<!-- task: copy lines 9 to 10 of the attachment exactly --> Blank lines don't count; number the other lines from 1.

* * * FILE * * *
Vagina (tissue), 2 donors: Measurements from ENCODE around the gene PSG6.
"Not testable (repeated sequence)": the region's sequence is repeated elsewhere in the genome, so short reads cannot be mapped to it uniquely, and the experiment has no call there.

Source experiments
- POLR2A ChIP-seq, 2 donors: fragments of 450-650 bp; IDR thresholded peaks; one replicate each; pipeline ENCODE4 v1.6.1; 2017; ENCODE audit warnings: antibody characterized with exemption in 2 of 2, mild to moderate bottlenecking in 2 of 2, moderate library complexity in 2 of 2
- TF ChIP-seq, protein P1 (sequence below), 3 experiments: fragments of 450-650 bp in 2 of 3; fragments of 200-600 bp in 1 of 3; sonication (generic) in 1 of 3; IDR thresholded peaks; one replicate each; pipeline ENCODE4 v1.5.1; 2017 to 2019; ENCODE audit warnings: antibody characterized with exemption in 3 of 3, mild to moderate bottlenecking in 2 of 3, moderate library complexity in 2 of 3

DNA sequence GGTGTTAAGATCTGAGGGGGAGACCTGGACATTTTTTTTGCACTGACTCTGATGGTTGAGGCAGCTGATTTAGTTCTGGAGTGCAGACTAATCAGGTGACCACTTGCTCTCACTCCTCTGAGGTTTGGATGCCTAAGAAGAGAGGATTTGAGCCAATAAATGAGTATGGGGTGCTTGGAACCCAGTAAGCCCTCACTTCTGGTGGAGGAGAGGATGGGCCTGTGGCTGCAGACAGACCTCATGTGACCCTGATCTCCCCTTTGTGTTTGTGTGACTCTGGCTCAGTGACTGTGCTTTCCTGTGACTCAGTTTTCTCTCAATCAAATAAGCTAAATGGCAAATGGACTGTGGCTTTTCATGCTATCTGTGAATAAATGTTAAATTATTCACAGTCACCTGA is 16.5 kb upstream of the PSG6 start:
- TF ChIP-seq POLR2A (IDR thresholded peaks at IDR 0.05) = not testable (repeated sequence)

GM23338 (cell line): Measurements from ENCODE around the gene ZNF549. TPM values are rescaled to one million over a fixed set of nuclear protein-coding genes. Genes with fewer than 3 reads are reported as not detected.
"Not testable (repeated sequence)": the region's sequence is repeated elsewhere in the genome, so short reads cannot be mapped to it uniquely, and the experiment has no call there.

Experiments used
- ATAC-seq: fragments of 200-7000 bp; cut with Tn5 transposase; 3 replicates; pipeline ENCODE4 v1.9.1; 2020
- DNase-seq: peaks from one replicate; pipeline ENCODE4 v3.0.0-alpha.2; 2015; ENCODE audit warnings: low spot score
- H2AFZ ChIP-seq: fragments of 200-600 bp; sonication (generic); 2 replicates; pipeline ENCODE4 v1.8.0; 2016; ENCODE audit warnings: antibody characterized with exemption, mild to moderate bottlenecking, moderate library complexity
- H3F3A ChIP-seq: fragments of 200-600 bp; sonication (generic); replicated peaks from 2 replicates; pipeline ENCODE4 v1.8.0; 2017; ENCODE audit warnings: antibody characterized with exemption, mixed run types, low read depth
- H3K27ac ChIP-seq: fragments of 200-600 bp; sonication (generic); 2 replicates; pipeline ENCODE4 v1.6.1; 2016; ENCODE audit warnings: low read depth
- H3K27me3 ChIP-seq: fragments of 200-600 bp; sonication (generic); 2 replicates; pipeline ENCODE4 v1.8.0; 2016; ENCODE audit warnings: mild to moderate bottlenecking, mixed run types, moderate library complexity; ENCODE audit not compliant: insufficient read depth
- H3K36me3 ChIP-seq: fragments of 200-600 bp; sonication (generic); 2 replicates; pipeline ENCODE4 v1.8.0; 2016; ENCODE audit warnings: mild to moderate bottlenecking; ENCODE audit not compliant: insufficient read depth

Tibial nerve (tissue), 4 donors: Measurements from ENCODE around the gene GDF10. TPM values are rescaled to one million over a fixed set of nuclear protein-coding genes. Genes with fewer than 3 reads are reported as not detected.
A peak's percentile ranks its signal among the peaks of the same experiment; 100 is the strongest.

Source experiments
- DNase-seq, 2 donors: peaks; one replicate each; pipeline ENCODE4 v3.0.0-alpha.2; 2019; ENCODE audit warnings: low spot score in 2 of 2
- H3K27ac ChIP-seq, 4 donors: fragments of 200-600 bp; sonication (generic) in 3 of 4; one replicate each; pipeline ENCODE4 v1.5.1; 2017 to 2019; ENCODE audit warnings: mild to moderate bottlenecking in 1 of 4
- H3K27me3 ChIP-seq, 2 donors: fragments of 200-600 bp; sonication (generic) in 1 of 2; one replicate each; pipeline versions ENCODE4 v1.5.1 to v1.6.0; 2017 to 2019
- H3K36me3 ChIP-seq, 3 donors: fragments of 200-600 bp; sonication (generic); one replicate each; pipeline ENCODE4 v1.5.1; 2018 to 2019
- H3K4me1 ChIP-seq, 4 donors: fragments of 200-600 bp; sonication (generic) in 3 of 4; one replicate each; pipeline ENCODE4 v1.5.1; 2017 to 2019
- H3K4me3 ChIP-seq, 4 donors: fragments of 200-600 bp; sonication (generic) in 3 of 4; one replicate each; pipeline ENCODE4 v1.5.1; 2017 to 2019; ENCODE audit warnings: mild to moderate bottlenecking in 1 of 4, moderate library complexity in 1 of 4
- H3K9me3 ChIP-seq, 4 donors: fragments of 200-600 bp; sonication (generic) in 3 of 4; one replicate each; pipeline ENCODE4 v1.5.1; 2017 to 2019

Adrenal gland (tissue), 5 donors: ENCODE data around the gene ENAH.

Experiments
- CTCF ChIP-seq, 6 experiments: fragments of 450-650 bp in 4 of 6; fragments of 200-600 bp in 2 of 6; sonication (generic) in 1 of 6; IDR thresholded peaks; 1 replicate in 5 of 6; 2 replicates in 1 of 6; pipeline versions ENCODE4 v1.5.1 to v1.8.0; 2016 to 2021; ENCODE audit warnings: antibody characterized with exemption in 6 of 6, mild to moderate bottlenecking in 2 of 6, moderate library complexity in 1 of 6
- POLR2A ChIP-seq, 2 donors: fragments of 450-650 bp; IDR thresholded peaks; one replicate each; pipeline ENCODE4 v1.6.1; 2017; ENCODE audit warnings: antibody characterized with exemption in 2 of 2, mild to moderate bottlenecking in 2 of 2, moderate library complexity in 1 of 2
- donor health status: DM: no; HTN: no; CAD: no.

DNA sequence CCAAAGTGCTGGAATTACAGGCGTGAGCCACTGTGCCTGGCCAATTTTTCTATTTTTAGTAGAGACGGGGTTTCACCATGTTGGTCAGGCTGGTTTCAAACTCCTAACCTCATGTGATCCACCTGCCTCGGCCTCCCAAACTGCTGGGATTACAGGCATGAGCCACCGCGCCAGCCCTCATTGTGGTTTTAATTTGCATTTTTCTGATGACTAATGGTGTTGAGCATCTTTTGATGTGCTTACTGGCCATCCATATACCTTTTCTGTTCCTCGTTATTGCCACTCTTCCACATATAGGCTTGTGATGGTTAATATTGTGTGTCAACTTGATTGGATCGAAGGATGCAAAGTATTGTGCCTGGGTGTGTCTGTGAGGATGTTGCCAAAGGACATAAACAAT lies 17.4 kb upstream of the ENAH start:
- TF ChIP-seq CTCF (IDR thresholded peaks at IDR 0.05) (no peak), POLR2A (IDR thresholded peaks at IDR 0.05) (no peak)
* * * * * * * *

"Not testable (repeated sequence)": the region's sequence is repeated elsewhere in the genome, so short reads cannot be mapped to it uniquely, and the experiment has no call there.

Experiments used